The Master of Arts program is designed for those interested in child and youth studies and practice. This academic program draws from a variety of disciplines and approaches including but not limited to child and youth care, social pedagogy, education, psychology, health, criminology, Indigenous studies, anthropology, women’s studies, political theory and sociology.
Working within both quantitative and qualitative research paradigms, faculty members draw from a range of conceptual perspectives including but not limited to developmental, humanist, pragmatist, feminist, poststructural, and postcolonial theories.
Students in the MA program develop theoretically informed, practice-based understandings of issues related to children and youth in relation to their social, cultural, and political contexts.
Although many incoming students have an undergraduate degree in Child and Youth Care, the program also welcomes students with allied degrees combined with relevant child and youth care practice experience.
Students are admitted on an annual basis for September entry for either full- or part-time studies. Learn about admission requirements.
Customize your program
Our graduate students work with faculty members from an array of disciplinary backgrounds. You'll have opportunities to take different pathways in your degree depending on your topic area and research methodology. Through coursework, supervised practica and thesis research or culminating project, you can tailor your program in order to gain expertise in specific areas.
Flexible program delivery
- Customize your program by choosing electives and a practicum that will advance your own research and practice interests.
- Take electives at other institutions through the Western Deans Agreement.
- Stay in your home community for your practicum and thesis work.
Our MA graduates work in a variety of settings, including mental health services, child welfare, early years programs, post-secondary institutions, private practice and provincial, national and international governmental and non-governmental agencies.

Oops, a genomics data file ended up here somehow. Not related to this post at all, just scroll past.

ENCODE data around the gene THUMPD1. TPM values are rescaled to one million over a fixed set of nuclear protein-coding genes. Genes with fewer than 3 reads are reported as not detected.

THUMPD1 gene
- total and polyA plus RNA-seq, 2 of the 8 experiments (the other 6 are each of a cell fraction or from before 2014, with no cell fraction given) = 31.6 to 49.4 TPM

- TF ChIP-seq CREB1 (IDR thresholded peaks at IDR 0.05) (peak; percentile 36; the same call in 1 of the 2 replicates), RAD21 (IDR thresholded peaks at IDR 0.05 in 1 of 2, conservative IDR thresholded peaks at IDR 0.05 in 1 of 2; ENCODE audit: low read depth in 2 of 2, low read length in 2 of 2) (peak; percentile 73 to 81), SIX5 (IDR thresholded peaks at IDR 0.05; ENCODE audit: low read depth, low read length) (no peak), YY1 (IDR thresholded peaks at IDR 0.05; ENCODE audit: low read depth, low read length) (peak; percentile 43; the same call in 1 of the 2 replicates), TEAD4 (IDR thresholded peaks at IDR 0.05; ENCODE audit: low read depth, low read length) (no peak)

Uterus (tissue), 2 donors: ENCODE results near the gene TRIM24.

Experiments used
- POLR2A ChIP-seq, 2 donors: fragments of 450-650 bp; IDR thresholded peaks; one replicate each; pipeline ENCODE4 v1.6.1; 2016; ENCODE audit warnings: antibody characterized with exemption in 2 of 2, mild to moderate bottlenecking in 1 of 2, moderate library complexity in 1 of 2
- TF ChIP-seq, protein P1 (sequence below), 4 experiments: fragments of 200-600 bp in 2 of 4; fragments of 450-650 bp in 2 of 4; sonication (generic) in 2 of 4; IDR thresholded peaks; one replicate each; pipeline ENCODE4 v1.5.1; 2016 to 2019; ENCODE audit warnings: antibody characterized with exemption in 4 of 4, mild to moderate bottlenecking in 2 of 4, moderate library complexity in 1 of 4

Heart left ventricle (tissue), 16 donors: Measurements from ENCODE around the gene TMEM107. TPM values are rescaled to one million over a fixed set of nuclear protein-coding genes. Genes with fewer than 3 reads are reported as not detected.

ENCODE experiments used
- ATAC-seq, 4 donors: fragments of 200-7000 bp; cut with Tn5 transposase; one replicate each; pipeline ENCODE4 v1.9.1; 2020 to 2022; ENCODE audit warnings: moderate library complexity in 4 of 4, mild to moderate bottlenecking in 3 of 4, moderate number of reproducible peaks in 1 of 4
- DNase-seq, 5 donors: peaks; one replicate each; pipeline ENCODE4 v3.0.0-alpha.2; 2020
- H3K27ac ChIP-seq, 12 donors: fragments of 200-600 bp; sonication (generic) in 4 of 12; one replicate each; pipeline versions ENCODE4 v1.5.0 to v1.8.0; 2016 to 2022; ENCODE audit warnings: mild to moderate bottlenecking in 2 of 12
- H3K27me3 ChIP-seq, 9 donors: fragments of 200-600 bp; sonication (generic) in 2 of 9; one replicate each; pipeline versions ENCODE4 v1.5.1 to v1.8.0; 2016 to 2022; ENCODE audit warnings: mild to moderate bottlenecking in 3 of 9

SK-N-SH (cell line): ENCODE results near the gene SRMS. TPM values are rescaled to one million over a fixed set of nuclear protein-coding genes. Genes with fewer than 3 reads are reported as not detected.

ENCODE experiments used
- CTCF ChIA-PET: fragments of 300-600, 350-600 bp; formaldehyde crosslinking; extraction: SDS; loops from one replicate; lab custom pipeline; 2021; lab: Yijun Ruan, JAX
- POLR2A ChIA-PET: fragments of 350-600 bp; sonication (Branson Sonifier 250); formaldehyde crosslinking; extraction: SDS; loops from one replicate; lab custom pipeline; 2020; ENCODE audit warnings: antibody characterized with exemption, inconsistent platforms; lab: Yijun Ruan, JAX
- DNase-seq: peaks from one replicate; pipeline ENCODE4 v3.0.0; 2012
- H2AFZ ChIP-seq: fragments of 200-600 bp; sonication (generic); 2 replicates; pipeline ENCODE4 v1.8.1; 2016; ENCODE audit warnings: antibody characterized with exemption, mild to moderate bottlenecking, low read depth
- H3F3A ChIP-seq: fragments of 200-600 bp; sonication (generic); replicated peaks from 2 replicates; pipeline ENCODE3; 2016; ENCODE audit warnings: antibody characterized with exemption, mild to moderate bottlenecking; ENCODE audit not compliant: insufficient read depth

Based on the completion of specific courses, our graduates are eligible to apply to the BC Clinical Counsellors Association for registration.
SCYC is committed to community and country capacity building and offers cohort-based, one-year programs in collaboration with countries in Sub-Saharan Africa through the Early Childhood Development Virtual University (ECDVU).
ECDVU represents an innovative approach to addressing the leadership requirements of countries seeking to enhance their social and economic development through addressing the human development needs of their youngest citizens and the families and communities that nurture them. These graduate programs are accessible to students sponsored by these partner communities.
While "virtually" housed at the School of Child and Youth Care, the ECDVU draws on the international child and youth care community to provide resources and support. At the core of the program is a respect for the unique cultural values and strengths of the communities served.
Western Deans Agreement
The Western Deans' Agreement (WDA) allows graduate students to take courses for credit through other member universities.
Note: The university at which you are enrolled in a degree program is your home institution. The university at which you wish to take a course is the host institution.
- New Book
- Child and Youth Care, Critical Perspectives on Pedagogy, Practice and Policy by Alan Pence and Jennifer White is now available through UBC Press.